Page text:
For the longest time ever, e-cigarettes and vapes were used as an alternative to smoking cigarettes, which were apparently meant to help you quit. Vapes include liquid nicotine and are often tobacco-free and therefore weren’t considered as harmful.
However, this week Finance Minister Nirmala Sitharaman announced that the government has decided to put a nationwide ban on e-cigarettes.
Finance Minister Nirmala Sitharaman: The Union Cabinet has given approval to ban e-cigarettes. It means the production, manufacturing, import/export, transport, sale, distribution, storage and advertising related to e-cigarettes are banned. pic.twitter.com/qayCrQHPZp— ANI (@ANI) September 18, 2019
Although everyone is wondering why a ban on e-cigarettes and not smoking altogether (cigarettes, bidis, etc.), there are legit concerns about the impact e-cigs have on us. Here are a few reasons why they may have been banned in our country.
E-cigarettes and pens have received major global backlash.
6 deaths were reported in U.S., all due to mysterious vaping related respiratory issues. Some reported explosion of the contraption and related injuries leading to instant death. This could have been a reason why India is taking preventive measures to protect the youth.
There is a whole global scare about a mysterious ‘vaping illness’ that might turn into an epidemic.
According to a report by New York Times, 215 healthy teenagers in their 20s were showing symptoms of severe shortness of breath, vomiting, fever, pneumonia, and fatigue.
There were 450 reported cases of lung illnesses tied to vaping, in the US itself.
People have been suffering from the symptoms mentioned above and several have faced permanent lung damage.
The target consumer is the youth.
According to reports, flavours such as bubblegum and cotton candy are specifically designed to target the younger consumer.
What started as an alternative to smoking and a means to quit became an easy-access smoking contraption for young people. Teenagers and people in their early twenties started catching on to this trend at an alarming rate.
Data shows a high usage of flavored e-cigarettes among our youth. It’s our responsibility as parents to understand the dangers that come from vaping. Our Administration supports the removal of flavored e-cigarettes from stores until they’re approved by @US_FDA. #BeBest pic.twitter.com/02O5waTgIj— Melania Trump (@FLOTUS) September 11, 2019
Almost a day after New York’s blanket ban, India followed in its footsteps.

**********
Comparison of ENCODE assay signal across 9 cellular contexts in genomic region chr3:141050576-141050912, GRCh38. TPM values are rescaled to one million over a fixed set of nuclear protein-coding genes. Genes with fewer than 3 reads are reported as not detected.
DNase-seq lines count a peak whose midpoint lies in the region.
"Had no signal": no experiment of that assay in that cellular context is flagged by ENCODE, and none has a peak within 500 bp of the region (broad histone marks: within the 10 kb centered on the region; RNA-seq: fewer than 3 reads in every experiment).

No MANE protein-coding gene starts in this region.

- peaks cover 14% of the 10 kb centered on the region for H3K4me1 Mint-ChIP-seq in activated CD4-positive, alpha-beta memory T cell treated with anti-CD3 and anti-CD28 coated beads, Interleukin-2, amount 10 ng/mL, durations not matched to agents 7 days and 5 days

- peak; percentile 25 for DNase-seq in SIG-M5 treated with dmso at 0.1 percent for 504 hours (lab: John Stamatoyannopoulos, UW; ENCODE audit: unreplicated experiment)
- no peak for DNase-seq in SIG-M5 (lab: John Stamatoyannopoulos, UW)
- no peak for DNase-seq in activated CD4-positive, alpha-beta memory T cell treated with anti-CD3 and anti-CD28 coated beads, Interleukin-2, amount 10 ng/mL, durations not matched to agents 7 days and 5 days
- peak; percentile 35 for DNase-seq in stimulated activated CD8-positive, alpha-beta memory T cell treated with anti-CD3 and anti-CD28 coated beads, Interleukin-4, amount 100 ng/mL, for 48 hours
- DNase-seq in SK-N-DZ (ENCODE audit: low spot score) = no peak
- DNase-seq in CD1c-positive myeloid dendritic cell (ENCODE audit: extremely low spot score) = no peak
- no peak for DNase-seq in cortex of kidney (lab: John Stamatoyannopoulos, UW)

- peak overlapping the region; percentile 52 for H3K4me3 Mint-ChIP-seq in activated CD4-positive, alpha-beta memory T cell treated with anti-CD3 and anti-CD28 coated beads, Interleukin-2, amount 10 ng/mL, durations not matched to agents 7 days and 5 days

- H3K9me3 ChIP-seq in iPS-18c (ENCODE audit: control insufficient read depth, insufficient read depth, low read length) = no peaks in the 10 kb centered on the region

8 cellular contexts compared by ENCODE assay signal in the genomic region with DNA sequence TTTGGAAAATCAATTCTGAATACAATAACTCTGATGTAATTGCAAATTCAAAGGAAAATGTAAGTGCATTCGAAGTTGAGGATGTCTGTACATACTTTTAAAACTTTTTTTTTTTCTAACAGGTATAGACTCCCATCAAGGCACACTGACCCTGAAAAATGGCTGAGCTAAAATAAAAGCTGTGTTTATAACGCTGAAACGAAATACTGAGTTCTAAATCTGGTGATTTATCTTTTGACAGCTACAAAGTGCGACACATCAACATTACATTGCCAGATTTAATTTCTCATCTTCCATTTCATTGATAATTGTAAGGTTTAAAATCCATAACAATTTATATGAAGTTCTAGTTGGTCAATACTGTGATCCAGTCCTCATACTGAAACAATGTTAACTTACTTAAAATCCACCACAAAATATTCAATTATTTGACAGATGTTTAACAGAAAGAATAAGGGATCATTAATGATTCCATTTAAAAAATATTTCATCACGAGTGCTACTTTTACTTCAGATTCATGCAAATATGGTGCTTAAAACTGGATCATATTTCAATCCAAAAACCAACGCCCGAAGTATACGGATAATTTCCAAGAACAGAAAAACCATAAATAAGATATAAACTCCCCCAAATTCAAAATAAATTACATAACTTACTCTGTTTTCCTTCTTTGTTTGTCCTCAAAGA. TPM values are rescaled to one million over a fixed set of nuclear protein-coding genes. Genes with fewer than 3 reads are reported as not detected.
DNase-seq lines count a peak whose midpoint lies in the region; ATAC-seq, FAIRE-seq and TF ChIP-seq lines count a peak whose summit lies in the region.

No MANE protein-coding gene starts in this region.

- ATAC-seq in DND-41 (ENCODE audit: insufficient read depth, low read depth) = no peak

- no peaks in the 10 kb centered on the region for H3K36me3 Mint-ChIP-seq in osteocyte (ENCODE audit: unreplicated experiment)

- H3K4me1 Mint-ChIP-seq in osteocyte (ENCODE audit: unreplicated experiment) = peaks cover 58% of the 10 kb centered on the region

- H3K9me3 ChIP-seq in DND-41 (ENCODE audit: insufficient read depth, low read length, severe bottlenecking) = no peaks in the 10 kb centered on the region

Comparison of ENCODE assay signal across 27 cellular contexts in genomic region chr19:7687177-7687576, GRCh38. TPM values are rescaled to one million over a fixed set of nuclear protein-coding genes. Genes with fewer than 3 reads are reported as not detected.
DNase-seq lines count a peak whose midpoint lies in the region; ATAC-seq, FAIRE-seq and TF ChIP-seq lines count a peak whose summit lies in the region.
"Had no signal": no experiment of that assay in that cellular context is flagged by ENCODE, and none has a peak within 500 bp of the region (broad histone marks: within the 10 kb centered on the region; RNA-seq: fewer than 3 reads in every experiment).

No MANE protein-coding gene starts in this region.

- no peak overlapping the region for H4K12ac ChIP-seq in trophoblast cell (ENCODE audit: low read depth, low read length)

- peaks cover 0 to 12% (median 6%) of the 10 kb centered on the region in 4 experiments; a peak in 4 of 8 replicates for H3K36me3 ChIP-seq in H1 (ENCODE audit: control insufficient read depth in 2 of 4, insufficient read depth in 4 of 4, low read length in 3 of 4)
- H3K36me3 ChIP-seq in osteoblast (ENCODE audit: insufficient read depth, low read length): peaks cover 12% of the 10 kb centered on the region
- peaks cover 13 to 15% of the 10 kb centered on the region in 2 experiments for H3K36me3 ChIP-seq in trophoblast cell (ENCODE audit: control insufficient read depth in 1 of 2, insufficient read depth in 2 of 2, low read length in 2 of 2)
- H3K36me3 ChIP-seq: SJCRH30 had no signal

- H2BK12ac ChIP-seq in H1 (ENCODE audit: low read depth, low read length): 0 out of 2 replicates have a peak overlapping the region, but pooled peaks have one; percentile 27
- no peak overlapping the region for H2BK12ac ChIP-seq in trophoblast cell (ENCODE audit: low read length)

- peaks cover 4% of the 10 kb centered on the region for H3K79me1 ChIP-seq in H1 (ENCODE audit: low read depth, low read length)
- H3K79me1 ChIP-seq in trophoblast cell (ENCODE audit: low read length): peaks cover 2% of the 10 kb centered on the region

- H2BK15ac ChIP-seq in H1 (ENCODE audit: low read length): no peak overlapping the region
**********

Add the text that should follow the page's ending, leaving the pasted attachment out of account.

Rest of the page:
Here is the government’s point of view, which is essentially aiming to prevent a ‘vaping epidemic’ in the country.
Keeping in mind U.S.A’s experience and data, Finance Minister Nirmala Sitharaman has quoted:
The decision was made keeping in mind the impact that e-cigarettes have on the youth of today.
E-cigs and pens are no longer used as alternatives to smoking, according to the government.
They have become more of a ‘style statement’.
While some support and appreciate the move, others resent it.
E-Cigarettes help smokers quit smoking real cigarettes.— Tanaya Patnaik (@tanaya_p) September 19, 2019
We ban E-Cigarettes.
E-Cigarettes are not more harmful than real cigarettes.
I understand, maybe it’s not possible to completely ban cigarettes. But why ban E-Cigarettes? #ecigarettes #ecigaretteban
Others who support the ban believe that Nicotin — the primary component of vapes, is listed as a pesticide in India and many other countries and think that the public health sector will benefit from it, immensely.
Good decision. Thanks health is wealth👍— Raghuveer (@rvs_raghuveer) September 18, 2019
I have seen many youngsters who suffered because of this!!— Dr.Hemant Mittal (@doctor_mittal) September 18, 2019
Finally a good step
But the burning question still remains, why is the government putting a ban on an alternative to tobacco i.e vaping instead of tobacco filled cigarettes?
Because after all, according to a report by WHO, India is the second-largest consumer of tobacco and around 900,000 people in our country lose their lives to tobacco-related issues.
I’ve written a lot of about cigarettes and e-cigarettes and I know it’s really confusing: this one needs lots of logic and lots of science and will not be solved by “But what about cigarettes?” 🦄🦄🦄🦄— Anoo Bhuyan (@AnooBhu) September 18, 2019
E-cigarettes banned, good. Very good. But curious why we don’t ban real cigarettes and beedis. Is the huge excise and GST collected more important than matters of public health? In that case why all this moral posturing?— Pritish Nandy (@PritishNandy) September 18, 2019
Still trying to understand how #ecigarettes are more harmful than tobacco cigarettes, bidis, guthka. If one is banned then shouldn’t the others be too.??? Wonder which bright policy maker is going to try and justify this.. https://t.co/wh9vdTW7CH— Kalikesh Singh Deo (@DeoKalikesh) September 18, 2019
While the ban has been announced formally, the extent of the ban is still unclear.
According to the Health Ministry’s tweet:
#CabinetDecision: Individual possession of e-cigarettes for personal use is not an offense.#SwasthaBharat #HealthForAll #CabinetDecision #ecigarettes #vaping@PMOIndia @NITIAayog @PIB_India @drharshvardhan @AshwiniKChoubey pic.twitter.com/NklnpG28Gl— Ministry of Health (@MoHFW_INDIA) September 18, 2019
Whether a counterproductive move or a step in the right direction, only time will tell.